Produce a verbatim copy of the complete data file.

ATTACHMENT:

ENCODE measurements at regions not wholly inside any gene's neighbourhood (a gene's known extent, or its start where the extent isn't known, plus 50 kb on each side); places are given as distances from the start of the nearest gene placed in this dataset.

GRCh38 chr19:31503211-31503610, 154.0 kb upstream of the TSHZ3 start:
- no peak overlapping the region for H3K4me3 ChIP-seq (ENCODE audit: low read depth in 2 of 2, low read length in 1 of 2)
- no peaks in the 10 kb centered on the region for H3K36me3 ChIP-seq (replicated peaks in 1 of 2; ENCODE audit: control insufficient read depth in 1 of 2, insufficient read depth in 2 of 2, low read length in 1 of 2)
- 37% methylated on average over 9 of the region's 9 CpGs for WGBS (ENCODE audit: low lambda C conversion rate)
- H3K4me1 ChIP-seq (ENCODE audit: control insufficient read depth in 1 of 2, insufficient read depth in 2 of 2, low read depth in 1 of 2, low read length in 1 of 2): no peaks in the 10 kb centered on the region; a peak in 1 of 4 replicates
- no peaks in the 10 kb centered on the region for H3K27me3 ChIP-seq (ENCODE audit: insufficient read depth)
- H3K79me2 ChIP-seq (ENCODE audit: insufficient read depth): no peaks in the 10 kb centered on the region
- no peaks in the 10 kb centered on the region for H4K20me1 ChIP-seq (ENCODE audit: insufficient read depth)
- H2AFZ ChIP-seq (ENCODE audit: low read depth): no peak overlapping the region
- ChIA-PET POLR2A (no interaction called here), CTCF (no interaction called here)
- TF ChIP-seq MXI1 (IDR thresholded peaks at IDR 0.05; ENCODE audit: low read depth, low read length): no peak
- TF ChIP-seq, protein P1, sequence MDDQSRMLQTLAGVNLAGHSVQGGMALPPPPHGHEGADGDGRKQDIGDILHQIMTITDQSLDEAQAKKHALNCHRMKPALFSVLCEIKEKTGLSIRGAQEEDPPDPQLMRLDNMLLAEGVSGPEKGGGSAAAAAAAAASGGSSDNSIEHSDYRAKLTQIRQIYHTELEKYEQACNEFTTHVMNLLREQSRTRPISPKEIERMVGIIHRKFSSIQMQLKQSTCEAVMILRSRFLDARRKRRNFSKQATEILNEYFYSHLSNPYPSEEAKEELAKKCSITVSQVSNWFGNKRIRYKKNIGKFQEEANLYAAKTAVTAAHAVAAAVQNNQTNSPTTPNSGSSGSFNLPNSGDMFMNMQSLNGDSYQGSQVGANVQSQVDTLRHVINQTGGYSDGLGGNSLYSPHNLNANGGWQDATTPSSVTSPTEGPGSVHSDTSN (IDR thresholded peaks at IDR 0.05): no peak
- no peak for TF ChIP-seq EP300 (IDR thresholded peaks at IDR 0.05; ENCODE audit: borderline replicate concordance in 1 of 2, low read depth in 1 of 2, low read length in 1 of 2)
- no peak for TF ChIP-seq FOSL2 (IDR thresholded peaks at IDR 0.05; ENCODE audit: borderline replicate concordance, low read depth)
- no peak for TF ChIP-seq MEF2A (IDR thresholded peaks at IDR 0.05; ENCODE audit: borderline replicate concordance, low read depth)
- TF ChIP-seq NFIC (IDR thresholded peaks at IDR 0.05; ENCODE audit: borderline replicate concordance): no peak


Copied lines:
ENCODE measurements at regions not wholly inside any gene's neighbourhood (a gene's known extent, or its start where the extent isn't known, plus 50 kb on each side); places are given as distances from the start of the nearest gene placed in this dataset.

GRCh38 chr19:31503211-31503610, 154.0 kb upstream of the TSHZ3 start:
- no peak overlapping the region for H3K4me3 ChIP-seq (ENCODE audit: low read depth in 2 of 2, low read length in 1 of 2)
- no peaks in the 10 kb centered on the region for H3K36me3 ChIP-seq (replicated peaks in 1 of 2; ENCODE audit: control insufficient read depth in 1 of 2, insufficient read depth in 2 of 2, low read length in 1 of 2)
- 37% methylated on average over 9 of the region's 9 CpGs for WGBS (ENCODE audit: low lambda C conversion rate)
- H3K4me1 ChIP-seq (ENCODE audit: control insufficient read depth in 1 of 2, insufficient read depth in 2 of 2, low read depth in 1 of 2, low read length in 1 of 2): no peaks in the 10 kb centered on the region; a peak in 1 of 4 replicates
- no peaks in the 10 kb centered on the region for H3K27me3 ChIP-seq (ENCODE audit: insufficient read depth)
- H3K79me2 ChIP-seq (ENCODE audit: insufficient read depth): no peaks in the 10 kb centered on the region
- no peaks in the 10 kb centered on the region for H4K20me1 ChIP-seq (ENCODE audit: insufficient read depth)
- H2AFZ ChIP-seq (ENCODE audit: low read depth): no peak overlapping the region
- ChIA-PET POLR2A (no interaction called here), CTCF (no interaction called here)
- TF ChIP-seq MXI1 (IDR thresholded peaks at IDR 0.05; ENCODE audit: low read depth, low read length): no peak
- TF ChIP-seq, protein P1, sequence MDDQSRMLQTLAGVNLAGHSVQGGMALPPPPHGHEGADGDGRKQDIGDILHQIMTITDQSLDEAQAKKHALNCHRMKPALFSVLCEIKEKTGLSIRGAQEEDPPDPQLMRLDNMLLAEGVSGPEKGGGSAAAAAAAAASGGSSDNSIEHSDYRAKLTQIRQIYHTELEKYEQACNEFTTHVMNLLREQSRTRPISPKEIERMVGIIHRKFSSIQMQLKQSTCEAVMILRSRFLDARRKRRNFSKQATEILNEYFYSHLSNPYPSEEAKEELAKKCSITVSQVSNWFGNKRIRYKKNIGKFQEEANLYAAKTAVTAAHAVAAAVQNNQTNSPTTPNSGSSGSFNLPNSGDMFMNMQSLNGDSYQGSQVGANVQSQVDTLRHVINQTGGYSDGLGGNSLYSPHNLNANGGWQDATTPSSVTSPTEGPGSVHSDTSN (IDR thresholded peaks at IDR 0.05): no peak
- no peak for TF ChIP-seq EP300 (IDR thresholded peaks at IDR 0.05; ENCODE audit: borderline replicate concordance in 1 of 2, low read depth in 1 of 2, low read length in 1 of 2)
- no peak for TF ChIP-seq FOSL2 (IDR thresholded peaks at IDR 0.05; ENCODE audit: borderline replicate concordance, low read depth)
- no peak for TF ChIP-seq MEF2A (IDR thresholded peaks at IDR 0.05; ENCODE audit: borderline replicate concordance, low read depth)
- TF ChIP-seq NFIC (IDR thresholded peaks at IDR 0.05; ENCODE audit: borderline replicate concordance): no peak